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The Fannie Mae Loan Modification

For the struggling homeowner, a loan modification may be the only option available to maintain ownership of the home.  Other options are available to avoid foreclosure, but those usually require the homeowner to give up the deed to the home or require the home owner to pack their things and leave.

In order to be approved for a Fannie Mae loan modification, a loan must first be owned by Fannie Mae.  When a person is granted a loan by their lender, the loan is typically sold off to a group like Fannie Mae or Freddie Mac, making them the owner of the loan, and making the lender that the borrower applied to the servicer of the loan.  A borrower can determine who owns their loan by calling their lender and requesting the information.

Since Fannie Mae came under federal control, the requirements needed to apply for a Fannie Mae loan modification are the same as those needed to apply for assistance under President Obama’s Making Home Affordable Plan.  In general, the property on the home to be modified must be the primary residence of the borrower, the amount owed on the first mortgage must not exceed $729,750, the loan must have been issued before January 1, 2009, the monthly payment on the first mortgage (which includes taxes, interest, principal, and homeowner’s association dues) must be more than 31% of the borrower’s current gross income, and the borrower must have actual trouble paying their mortgage.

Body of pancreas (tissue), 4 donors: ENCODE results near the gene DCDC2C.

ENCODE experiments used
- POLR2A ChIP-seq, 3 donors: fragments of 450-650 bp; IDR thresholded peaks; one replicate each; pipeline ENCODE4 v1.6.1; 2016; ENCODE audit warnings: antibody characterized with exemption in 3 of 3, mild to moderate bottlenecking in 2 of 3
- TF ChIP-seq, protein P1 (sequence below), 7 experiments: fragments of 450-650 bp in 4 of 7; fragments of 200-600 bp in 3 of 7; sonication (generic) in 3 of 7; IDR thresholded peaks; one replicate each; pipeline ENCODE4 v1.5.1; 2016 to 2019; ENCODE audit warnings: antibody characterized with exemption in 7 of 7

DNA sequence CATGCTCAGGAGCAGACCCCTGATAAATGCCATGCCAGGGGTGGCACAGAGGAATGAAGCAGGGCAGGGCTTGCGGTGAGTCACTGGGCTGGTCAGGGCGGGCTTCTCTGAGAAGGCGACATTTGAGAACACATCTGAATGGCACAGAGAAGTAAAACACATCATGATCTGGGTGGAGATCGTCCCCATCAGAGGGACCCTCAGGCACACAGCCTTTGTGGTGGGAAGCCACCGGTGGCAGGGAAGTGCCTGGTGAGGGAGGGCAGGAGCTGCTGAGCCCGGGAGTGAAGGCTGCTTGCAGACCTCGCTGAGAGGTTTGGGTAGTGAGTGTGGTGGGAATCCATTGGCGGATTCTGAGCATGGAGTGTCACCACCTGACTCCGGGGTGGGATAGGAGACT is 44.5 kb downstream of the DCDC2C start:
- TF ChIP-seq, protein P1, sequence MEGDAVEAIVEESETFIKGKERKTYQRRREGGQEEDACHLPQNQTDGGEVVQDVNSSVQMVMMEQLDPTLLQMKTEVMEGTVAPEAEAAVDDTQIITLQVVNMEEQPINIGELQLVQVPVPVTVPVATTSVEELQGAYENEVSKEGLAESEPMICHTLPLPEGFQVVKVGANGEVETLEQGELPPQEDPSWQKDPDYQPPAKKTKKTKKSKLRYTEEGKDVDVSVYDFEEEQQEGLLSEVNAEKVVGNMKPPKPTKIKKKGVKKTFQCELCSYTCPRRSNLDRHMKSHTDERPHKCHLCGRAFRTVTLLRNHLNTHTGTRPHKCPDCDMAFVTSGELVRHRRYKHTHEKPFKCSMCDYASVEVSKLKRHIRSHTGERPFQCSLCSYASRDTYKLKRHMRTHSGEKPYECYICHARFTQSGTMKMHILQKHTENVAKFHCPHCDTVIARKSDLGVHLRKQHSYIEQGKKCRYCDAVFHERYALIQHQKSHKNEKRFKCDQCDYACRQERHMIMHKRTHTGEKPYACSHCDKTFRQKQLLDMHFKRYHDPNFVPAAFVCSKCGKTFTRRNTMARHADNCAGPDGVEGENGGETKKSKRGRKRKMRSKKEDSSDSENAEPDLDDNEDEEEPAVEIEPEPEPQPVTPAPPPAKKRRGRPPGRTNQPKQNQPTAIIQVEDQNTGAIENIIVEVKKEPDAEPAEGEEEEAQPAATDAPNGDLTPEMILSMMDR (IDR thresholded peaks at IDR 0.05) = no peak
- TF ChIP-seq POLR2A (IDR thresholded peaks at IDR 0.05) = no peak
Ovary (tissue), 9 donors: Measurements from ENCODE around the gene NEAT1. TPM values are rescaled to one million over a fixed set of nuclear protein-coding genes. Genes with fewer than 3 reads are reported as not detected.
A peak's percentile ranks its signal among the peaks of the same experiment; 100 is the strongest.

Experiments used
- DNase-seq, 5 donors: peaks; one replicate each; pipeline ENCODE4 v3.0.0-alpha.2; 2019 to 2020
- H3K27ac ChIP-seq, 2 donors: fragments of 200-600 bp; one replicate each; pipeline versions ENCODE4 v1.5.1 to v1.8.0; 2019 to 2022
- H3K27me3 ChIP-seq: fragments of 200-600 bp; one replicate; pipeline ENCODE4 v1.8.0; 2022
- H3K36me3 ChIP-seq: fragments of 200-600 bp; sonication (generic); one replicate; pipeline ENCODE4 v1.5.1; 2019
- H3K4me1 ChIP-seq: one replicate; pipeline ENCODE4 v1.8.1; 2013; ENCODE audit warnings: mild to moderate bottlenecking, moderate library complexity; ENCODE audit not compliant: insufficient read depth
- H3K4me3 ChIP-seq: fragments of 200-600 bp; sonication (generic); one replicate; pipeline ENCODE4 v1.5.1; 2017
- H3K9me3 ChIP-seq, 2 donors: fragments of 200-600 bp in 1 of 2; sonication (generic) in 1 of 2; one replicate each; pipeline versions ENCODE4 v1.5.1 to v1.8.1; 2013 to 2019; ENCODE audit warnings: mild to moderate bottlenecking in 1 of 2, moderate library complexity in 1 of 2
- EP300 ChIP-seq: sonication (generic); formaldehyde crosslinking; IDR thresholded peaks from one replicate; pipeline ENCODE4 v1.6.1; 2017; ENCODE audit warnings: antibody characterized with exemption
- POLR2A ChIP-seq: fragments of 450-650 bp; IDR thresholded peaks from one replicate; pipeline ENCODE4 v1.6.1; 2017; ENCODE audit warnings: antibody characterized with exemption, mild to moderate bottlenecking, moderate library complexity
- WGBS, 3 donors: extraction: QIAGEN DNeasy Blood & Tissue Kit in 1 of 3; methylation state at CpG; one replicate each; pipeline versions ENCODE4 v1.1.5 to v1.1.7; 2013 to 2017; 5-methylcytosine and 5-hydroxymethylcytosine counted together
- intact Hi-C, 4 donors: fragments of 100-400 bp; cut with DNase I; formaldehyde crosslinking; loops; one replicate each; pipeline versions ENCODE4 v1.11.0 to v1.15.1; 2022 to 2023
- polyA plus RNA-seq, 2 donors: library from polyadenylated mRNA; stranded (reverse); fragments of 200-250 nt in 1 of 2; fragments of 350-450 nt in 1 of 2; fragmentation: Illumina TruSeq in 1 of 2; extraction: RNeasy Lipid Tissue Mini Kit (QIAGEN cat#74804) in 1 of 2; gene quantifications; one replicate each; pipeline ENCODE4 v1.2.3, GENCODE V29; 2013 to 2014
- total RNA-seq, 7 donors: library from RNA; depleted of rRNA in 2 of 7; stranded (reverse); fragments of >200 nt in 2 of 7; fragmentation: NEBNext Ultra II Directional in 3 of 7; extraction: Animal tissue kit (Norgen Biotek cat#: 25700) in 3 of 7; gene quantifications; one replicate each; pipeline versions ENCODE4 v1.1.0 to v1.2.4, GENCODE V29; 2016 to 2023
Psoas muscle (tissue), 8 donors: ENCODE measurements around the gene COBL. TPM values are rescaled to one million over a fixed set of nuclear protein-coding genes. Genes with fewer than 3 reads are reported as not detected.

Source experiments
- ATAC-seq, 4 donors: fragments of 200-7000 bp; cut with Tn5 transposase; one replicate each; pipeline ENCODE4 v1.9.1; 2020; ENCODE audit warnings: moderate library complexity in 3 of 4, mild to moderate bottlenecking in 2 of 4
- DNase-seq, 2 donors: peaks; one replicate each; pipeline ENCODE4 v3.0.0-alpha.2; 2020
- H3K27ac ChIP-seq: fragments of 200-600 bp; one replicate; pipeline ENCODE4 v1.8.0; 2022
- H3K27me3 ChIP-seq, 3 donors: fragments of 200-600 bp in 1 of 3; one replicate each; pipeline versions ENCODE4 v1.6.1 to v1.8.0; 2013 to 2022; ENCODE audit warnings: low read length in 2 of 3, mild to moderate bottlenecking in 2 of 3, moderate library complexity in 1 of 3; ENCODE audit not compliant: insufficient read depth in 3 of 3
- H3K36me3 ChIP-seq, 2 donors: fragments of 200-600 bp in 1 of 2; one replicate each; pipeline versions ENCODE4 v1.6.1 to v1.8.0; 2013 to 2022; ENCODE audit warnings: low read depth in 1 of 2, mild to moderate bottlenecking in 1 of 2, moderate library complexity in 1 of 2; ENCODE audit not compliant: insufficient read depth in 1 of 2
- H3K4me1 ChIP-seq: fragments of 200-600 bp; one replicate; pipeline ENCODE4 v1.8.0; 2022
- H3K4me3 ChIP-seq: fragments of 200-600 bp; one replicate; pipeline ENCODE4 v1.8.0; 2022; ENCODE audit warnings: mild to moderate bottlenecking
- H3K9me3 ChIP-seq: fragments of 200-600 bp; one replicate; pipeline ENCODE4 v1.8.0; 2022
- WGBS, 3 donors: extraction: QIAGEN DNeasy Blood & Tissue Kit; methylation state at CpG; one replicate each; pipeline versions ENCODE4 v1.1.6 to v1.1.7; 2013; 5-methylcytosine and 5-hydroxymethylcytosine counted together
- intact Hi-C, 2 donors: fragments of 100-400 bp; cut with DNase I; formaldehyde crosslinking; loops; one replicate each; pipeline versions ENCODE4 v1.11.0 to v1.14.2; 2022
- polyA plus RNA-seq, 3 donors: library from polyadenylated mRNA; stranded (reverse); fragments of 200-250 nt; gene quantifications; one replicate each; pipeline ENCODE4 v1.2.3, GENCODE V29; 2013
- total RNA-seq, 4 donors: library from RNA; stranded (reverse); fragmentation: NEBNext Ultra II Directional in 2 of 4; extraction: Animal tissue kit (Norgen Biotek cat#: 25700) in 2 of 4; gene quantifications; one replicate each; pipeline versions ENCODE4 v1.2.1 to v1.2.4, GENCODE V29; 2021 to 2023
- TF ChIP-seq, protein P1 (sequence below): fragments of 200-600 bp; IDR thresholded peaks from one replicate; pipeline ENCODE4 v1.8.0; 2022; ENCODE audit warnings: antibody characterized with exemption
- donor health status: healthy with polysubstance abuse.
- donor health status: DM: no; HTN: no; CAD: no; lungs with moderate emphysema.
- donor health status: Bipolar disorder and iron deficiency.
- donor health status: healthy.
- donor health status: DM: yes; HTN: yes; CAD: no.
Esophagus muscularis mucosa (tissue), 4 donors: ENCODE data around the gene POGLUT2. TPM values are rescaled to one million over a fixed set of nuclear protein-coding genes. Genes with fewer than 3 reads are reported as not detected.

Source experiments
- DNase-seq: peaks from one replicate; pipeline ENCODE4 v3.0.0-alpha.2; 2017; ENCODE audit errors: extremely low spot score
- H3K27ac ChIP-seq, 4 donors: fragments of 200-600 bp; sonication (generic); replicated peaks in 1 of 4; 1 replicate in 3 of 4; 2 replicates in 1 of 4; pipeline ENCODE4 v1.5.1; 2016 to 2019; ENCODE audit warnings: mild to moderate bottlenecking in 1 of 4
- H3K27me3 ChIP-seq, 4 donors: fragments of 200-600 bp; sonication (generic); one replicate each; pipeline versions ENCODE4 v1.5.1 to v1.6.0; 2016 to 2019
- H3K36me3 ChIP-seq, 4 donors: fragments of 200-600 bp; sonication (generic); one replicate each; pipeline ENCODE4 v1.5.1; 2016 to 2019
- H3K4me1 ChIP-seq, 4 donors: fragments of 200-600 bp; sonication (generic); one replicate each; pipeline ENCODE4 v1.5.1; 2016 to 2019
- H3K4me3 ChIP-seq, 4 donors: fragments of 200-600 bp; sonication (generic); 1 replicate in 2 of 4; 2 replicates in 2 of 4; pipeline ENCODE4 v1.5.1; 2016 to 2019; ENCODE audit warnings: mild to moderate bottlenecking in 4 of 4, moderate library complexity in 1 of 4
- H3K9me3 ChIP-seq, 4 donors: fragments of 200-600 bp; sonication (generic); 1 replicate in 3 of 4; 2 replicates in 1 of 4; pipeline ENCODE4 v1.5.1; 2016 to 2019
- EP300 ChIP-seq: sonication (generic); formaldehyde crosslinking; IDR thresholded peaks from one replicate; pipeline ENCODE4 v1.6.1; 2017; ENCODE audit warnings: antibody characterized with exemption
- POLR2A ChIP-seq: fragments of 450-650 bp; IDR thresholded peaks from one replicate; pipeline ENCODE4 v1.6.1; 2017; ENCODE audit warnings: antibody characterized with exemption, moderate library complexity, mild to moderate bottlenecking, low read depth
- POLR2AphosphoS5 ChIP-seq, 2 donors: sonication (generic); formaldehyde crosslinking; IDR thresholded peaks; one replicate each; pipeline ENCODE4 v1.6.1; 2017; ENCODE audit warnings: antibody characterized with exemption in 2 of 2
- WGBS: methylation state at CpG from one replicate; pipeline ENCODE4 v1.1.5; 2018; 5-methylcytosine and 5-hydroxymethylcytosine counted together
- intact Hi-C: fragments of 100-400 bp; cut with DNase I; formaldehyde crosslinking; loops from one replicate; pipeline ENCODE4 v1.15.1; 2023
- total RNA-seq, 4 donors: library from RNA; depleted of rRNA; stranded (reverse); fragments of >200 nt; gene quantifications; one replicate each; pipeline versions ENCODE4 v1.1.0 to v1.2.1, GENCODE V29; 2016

Applying for a loan modification is relatively simple; the borrower just needs to fill out an application for assistance from their lender, submit a few financial history documents, provide a hardship letter detailing their trouble and how they plan on recovering, and wait for their lender to respond to their request.  Unfortunately, the actual process is not as simple as it should be.  Since a person requesting a Fannie Mae loan modification will not actually deal with Fannie Mae at all (instead they will have to deal with their lender), the amount of attention and effort a borrower receives will vary from lender to lender.  In most cases, lenders have proven to be unhelpful, unknowledgeable, and generally rude to their borrowers.

No matter what type of loan modification assistance a person is pursuing, whether it be federal or private, an attorney should be hired to handle the process who can act on behalf of the borrower for the purposes of filing paperwork with the lender and the courts (if court intervention becomes necessary), negotiating on behalf of the borrower, and reviewing documents for accuracy and legality.  Perhaps the best service the attorney will be able to provide is keeping the lender honest and accountable.  Many borrowers who have attempted to pursue a loan modification on their own, without a lawyer on their side, often claim to be given the cold shoulder by their lender.  This type of behavior from the lender is not only unprofessional, it can also be responsible for a person’s house falling into foreclosure when borrowers are unable to get the answers they need.